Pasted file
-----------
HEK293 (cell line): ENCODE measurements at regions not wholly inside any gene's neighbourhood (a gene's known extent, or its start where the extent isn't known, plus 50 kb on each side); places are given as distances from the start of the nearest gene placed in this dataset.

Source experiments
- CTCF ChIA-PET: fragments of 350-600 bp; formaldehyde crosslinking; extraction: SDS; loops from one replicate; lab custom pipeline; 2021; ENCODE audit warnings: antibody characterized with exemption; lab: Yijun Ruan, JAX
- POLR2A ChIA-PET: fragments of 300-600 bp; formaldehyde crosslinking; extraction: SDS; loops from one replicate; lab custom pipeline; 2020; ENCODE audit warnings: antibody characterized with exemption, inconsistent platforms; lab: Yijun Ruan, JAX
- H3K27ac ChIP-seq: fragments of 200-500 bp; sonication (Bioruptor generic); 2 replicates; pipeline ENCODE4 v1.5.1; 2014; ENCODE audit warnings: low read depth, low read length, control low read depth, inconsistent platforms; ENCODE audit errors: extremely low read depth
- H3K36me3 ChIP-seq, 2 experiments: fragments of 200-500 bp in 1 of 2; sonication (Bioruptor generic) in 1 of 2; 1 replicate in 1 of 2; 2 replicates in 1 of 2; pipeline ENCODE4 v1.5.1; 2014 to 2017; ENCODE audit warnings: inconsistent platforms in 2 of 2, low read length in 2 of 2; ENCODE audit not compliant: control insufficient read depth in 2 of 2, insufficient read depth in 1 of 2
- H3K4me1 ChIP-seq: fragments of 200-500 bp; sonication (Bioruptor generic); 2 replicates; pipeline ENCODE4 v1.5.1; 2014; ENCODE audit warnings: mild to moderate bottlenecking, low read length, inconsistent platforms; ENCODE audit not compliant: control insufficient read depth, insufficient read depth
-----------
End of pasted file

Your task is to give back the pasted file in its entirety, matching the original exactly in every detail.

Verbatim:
HEK293 (cell line): ENCODE measurements at regions not wholly inside any gene's neighbourhood (a gene's known extent, or its start where the extent isn't known, plus 50 kb on each side); places are given as distances from the start of the nearest gene placed in this dataset.

Source experiments
- CTCF ChIA-PET: fragments of 350-600 bp; formaldehyde crosslinking; extraction: SDS; loops from one replicate; lab custom pipeline; 2021; ENCODE audit warnings: antibody characterized with exemption; lab: Yijun Ruan, JAX
- POLR2A ChIA-PET: fragments of 300-600 bp; formaldehyde crosslinking; extraction: SDS; loops from one replicate; lab custom pipeline; 2020; ENCODE audit warnings: antibody characterized with exemption, inconsistent platforms; lab: Yijun Ruan, JAX
- H3K27ac ChIP-seq: fragments of 200-500 bp; sonication (Bioruptor generic); 2 replicates; pipeline ENCODE4 v1.5.1; 2014; ENCODE audit warnings: low read depth, low read length, control low read depth, inconsistent platforms; ENCODE audit errors: extremely low read depth
- H3K36me3 ChIP-seq, 2 experiments: fragments of 200-500 bp in 1 of 2; sonication (Bioruptor generic) in 1 of 2; 1 replicate in 1 of 2; 2 replicates in 1 of 2; pipeline ENCODE4 v1.5.1; 2014 to 2017; ENCODE audit warnings: inconsistent platforms in 2 of 2, low read length in 2 of 2; ENCODE audit not compliant: control insufficient read depth in 2 of 2, insufficient read depth in 1 of 2
- H3K4me1 ChIP-seq: fragments of 200-500 bp; sonication (Bioruptor generic); 2 replicates; pipeline ENCODE4 v1.5.1; 2014; ENCODE audit warnings: mild to moderate bottlenecking, low read length, inconsistent platforms; ENCODE audit not compliant: control insufficient read depth, insufficient read depth